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See also: Fear, féar, and fear-



Etymology 1[edit]

From Middle English feer, fere, fer, from Old English fǣr, ġefǣr (calamity, sudden danger, peril, sudden attack, terrible sight), from Proto-Germanic *fērō, *fērą (danger), from Proto-Indo-European *per- (to attempt, try, research, risk). Cognate with Dutch gevaar (danger, risk, peril), German Gefahr (danger, risk, hazard), Swedish fara (danger, risk, peril), Latin perīculum (danger, risk, trial), Albanian frikë (fear,danger), Romanian frică

The verb is from Middle English feren, from Old English fǣran (to frighten, raven), from the noun. Cognate with the archaic Dutch verb varen (to fear; to cause fear).


fear (countable and uncountable, plural fears)

  1. (uncountable) A strong, uncontrollable, unpleasant emotion caused by actual or perceived danger or threat.
    He was struck by fear on seeing the snake.
    • 1898, Winston Churchill, chapter 8, in The Celebrity:
      I corralled the judge, and we started off across the fields, in no very mild state of fear of that gentleman's wife, whose vigilance was seldom relaxed.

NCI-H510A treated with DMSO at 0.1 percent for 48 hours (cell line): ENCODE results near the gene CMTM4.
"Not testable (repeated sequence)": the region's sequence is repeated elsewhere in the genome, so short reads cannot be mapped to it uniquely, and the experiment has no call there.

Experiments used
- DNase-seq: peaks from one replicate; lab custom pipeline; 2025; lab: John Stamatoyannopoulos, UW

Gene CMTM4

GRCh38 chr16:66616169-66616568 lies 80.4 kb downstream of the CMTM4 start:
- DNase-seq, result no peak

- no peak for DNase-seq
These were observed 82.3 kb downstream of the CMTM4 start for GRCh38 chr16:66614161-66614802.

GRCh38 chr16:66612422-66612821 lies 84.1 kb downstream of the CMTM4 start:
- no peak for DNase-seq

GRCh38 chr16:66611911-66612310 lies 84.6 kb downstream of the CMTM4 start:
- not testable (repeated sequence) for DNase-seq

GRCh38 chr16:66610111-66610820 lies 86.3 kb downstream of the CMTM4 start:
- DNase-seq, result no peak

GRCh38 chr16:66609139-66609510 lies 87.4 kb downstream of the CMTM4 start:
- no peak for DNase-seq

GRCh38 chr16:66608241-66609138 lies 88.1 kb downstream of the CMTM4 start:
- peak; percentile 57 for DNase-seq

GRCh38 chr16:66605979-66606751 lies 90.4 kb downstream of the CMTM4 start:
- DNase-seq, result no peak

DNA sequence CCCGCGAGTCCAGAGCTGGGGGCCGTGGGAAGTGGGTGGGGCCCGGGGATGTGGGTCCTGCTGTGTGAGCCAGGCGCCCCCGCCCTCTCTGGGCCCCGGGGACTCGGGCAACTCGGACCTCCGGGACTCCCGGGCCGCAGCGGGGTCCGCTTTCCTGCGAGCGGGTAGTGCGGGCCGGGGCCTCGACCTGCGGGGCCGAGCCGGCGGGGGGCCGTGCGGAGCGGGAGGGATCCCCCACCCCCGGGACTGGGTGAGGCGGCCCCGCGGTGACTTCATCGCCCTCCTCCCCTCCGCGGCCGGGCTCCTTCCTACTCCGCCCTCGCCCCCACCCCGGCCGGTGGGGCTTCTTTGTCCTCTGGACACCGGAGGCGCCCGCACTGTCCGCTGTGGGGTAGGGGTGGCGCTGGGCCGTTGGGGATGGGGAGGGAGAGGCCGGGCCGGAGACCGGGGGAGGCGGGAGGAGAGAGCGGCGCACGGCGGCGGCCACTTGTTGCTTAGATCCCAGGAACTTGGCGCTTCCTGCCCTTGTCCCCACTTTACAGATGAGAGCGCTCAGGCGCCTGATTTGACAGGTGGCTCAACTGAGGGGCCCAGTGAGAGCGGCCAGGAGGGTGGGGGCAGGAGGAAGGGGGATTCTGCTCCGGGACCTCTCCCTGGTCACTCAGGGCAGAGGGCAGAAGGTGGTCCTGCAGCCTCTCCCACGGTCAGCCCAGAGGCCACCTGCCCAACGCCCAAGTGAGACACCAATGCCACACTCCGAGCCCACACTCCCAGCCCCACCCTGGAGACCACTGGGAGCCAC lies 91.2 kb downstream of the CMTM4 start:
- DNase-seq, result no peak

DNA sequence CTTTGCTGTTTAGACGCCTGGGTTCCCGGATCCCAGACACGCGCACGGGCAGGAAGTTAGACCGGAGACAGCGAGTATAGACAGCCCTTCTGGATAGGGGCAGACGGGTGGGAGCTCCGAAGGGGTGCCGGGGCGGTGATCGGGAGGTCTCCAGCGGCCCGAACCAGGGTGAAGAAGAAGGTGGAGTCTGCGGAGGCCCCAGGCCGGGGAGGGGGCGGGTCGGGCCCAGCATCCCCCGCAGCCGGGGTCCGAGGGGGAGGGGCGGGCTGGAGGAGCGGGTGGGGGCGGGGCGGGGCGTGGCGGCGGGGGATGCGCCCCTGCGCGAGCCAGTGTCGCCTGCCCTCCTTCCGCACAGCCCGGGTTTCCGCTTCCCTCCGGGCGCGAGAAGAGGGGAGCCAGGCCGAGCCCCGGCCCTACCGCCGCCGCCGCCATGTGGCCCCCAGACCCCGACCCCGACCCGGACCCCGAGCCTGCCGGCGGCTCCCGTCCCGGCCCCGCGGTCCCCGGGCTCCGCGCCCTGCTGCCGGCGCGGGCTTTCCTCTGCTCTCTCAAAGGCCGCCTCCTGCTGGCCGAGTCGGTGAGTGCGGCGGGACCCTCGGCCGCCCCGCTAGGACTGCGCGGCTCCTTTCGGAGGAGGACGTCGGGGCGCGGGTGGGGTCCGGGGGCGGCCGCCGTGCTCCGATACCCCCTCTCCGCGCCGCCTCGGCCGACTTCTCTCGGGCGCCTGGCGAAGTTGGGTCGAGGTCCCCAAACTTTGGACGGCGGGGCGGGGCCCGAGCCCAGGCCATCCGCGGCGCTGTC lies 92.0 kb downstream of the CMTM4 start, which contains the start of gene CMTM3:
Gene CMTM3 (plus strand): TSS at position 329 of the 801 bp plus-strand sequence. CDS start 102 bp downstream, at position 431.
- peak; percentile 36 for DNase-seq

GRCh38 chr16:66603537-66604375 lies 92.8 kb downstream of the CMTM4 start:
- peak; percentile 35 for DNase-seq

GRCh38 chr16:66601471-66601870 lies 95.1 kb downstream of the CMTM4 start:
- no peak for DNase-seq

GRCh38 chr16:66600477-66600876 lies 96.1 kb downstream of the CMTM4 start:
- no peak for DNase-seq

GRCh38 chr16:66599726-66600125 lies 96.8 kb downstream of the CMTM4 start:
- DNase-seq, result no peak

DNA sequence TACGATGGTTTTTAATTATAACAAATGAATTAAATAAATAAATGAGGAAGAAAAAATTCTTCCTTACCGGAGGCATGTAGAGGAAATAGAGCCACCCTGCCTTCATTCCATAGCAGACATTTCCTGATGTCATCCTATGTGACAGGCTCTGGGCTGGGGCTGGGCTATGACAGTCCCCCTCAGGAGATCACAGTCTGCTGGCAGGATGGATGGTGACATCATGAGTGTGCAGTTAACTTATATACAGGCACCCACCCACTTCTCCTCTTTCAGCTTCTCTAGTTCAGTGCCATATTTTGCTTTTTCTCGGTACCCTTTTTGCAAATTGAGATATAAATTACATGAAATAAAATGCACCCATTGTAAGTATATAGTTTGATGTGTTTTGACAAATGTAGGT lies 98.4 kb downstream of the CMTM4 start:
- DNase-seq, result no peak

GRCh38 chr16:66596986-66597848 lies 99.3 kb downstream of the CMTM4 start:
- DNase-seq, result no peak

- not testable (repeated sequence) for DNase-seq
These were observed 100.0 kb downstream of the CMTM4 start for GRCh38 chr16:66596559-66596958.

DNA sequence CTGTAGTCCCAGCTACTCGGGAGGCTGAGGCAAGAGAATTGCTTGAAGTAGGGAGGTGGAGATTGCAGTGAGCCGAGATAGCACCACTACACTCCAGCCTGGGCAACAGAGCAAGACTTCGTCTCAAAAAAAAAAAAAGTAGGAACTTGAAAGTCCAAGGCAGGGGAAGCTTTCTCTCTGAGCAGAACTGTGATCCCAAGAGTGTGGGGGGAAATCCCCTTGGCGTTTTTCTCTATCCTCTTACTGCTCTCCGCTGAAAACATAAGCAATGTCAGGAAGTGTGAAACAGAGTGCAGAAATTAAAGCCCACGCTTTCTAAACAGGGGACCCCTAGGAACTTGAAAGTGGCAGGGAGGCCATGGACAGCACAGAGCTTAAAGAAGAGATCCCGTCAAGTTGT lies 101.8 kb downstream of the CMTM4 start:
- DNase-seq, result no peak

• 1914, Louis Joseph Vance, Nobody, chapter III:
      Turning back, then, toward the basement staircase, she began to grope her way through blinding darkness, but had taken only a few uncertain steps when, of a sudden, she stopped short and for a little stood like a stricken thing, quite motionless save that she quaked to her very marrow in the grasp of a great and enervating fear.
    • 1963, Margery Allingham, chapter 18, in The China Governess[1]:
      ‘Then the father has a great fight with his terrible conscience,’ said Munday with granite seriousness. ‘Should he make a row with the police []? Or should he say nothing about it and condone brutality for fear of appearing in the newspapers?’
  2. (countable) A phobia, a sense of fear induced by something or someone.
    Not everybody has the same fears.  I have a fear of ants.
    • 1915, Emerson Hough, The Purchase Price, chapterI:
      Serene, smiling, enigmatic, she faced him with no fear whatever showing in her dark eyes. The clear light of the bright autumn morning had no terrors for youth and health like hers.
  3. (uncountable) Terrified veneration or reverence, particularly towards God, gods, or sovereigns.
    • 1611, Bible (KJV), Psalm CXI, verse 10:
      The feare of the Lord is the beginning of wisedome.
    • 1846, J. Ruskin, Modern Painters, volume II, page 121:
      That sacred dread of all offence to him, which is called the Fear of God.
  • (an emotion caused by actual or perceived danger; a sense of fear induced by something or someone): See Wikisaurus:fear